Impact Faculty

Dr. Jesse Owen Awarded $2M Grant to Study How Gratitude, Forgiveness and Humility Can Improve Well-Being

The past 30 years have seen the emergence of positive psychology, the study of fostering virtues like gratitude, forgiveness and humility, as a counterbalance to psychology’s tendency to focus largely on describing psychological problems, or what happens when things go wrong.

While positive psychology has made headway in fields like education, its findings have yet to be integrated into many psychologists’ and psychiatrists’ mental health care practices.

Dr. Jesse Owen, professor and former chair of the Department of Counseling Psychology, is stepping in to make an impact. Owen was awarded a $2 million, multi-year grant from the John Templeton Foundation to study how psychotherapy can contribute to people being able to live more meaningful lives. Especially fitting is the vision of the Templeton Foundation, which looks “forward to a world where people are curious about the wonders of the universe, motivated to pursue lives of meaning and purpose, and overwhelmed by great and selfless love.”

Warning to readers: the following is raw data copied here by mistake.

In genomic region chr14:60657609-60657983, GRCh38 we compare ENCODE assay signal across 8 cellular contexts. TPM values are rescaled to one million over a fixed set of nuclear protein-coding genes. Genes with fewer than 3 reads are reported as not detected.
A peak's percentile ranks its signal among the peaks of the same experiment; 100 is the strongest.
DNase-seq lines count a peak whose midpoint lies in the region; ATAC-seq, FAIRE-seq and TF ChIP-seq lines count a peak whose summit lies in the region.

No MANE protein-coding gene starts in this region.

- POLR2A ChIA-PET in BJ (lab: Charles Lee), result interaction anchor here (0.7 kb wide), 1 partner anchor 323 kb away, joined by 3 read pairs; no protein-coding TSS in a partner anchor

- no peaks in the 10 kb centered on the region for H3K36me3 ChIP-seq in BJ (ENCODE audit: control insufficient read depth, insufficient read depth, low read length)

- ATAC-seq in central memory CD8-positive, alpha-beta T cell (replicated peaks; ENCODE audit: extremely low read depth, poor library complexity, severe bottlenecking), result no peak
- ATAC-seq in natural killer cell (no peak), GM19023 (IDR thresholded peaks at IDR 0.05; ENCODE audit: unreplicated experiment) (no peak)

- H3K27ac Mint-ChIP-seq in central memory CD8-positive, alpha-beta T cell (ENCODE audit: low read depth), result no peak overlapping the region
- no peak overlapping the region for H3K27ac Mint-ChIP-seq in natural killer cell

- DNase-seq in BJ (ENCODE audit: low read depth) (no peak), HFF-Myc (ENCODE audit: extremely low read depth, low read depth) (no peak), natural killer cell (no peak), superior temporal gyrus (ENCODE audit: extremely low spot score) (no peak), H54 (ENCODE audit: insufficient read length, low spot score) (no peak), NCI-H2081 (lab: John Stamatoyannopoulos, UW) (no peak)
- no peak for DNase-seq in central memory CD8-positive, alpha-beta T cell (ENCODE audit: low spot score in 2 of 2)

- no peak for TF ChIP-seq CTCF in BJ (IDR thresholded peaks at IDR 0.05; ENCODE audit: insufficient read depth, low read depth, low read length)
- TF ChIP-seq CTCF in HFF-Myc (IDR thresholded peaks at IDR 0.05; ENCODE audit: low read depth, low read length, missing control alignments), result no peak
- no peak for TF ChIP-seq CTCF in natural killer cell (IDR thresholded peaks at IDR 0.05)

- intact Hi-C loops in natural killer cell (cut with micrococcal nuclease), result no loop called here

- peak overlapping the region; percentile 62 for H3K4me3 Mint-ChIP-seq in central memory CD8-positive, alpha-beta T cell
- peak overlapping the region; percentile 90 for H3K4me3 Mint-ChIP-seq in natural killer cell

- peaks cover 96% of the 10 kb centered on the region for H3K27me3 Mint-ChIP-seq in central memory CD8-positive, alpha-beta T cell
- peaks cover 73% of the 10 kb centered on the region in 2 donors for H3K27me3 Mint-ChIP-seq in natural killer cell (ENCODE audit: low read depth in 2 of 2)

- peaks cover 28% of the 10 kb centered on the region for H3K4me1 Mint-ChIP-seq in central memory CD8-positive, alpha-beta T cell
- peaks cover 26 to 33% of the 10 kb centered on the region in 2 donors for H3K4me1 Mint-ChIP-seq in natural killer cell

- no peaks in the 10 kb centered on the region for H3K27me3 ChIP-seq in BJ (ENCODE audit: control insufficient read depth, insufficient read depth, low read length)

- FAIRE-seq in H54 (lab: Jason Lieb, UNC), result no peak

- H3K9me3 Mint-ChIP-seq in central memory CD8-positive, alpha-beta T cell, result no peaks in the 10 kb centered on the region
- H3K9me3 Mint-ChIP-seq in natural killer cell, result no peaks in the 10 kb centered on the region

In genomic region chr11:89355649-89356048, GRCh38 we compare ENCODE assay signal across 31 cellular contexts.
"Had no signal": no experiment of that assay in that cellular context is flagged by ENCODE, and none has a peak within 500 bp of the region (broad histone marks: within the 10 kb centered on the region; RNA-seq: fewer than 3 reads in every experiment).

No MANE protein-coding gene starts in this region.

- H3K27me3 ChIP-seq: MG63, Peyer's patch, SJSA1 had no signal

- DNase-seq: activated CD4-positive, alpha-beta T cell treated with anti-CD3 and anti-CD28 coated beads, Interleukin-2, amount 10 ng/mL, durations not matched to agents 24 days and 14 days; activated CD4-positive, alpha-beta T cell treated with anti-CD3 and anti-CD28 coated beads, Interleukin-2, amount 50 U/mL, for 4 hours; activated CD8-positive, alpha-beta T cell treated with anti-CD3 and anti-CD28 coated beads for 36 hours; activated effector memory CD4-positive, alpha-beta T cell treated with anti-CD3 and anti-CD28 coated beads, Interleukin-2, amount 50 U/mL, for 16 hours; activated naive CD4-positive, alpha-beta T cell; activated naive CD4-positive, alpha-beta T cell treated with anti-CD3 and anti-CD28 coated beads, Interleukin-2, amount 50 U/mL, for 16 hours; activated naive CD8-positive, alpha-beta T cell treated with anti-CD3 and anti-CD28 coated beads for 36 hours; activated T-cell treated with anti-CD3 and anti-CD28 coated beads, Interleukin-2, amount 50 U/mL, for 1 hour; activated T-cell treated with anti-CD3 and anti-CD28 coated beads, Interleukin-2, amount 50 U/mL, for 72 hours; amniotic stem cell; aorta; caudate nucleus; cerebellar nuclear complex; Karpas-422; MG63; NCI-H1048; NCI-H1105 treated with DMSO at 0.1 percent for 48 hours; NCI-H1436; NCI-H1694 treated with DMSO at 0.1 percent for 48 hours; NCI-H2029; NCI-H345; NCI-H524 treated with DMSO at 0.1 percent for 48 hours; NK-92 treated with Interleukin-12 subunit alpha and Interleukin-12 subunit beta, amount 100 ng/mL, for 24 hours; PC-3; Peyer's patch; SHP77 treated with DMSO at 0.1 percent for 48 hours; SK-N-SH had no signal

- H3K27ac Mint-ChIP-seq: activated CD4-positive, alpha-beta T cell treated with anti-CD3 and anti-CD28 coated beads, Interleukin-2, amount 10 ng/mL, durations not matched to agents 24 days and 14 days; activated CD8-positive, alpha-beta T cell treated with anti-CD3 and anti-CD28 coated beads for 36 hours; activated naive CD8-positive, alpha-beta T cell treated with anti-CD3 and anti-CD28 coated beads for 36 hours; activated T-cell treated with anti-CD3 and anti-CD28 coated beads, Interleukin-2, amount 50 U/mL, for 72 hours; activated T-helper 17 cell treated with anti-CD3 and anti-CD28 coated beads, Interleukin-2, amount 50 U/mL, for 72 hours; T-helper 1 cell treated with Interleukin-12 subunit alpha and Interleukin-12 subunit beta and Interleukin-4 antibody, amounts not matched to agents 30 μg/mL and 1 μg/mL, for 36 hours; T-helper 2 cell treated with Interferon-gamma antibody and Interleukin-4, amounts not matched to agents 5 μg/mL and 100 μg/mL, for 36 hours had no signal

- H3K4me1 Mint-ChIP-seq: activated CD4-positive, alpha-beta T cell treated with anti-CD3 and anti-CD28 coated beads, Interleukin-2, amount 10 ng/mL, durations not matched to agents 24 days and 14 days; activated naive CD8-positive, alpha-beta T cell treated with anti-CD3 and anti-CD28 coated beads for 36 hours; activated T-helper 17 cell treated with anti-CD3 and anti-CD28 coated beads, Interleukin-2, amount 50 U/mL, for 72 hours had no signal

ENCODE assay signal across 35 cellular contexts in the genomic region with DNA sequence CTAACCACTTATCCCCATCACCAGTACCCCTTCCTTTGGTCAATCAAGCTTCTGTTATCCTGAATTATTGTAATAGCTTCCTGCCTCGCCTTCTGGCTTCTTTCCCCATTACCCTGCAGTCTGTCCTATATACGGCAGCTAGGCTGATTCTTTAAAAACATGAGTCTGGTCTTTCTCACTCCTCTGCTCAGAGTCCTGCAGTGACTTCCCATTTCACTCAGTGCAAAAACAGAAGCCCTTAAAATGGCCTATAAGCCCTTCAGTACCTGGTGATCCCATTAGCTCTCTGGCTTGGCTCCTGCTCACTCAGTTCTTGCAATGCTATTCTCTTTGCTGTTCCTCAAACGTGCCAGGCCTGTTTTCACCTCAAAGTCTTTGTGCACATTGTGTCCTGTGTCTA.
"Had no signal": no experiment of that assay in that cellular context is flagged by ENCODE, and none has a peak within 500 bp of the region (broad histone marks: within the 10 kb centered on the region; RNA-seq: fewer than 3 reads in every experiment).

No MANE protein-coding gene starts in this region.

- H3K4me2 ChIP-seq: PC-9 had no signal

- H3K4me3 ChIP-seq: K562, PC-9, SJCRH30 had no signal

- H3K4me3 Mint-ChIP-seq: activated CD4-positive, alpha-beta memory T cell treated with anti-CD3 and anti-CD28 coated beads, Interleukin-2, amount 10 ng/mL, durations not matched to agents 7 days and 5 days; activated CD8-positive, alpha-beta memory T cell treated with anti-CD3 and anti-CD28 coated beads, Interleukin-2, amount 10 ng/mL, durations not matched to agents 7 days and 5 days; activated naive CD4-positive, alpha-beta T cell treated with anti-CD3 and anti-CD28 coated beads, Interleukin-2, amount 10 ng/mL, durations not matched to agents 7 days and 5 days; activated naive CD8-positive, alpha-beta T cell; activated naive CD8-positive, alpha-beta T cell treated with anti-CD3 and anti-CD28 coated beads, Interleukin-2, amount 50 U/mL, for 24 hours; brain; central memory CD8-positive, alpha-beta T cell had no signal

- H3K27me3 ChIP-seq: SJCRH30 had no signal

Owen and Dr. Steven Sandage, professor of Psychology of Religion and Theology and research director of the Center for the Study of Religion and Psychology at Boston University (BU), are leading a multi-year investigation to measure whether growth in gratitude, forgiveness and humility can predict — or even help to cause — growth in general flourishing and well-being among mental health clients.

This multi-site project includes collaboration between the Albert and Jessie Danielsen Institute and the Center for Anxiety and Related Disorders at BU, as well as McLean Hospital at Harvard Medical School. Each site is conducting clinical research projects with differing treatment options but within a shared framework and set of research questions. 

Owen and Sandage hope that the project will offer clinicians higher levels of scientific rigor and clinical application to shift the conversation in mental health from symptom alleviation to allowing clients to thrive.

“I am excited for the possibilities to explore client and therapist flourishing,” Owen said, “to promote what we all truly want — to live the good life.”

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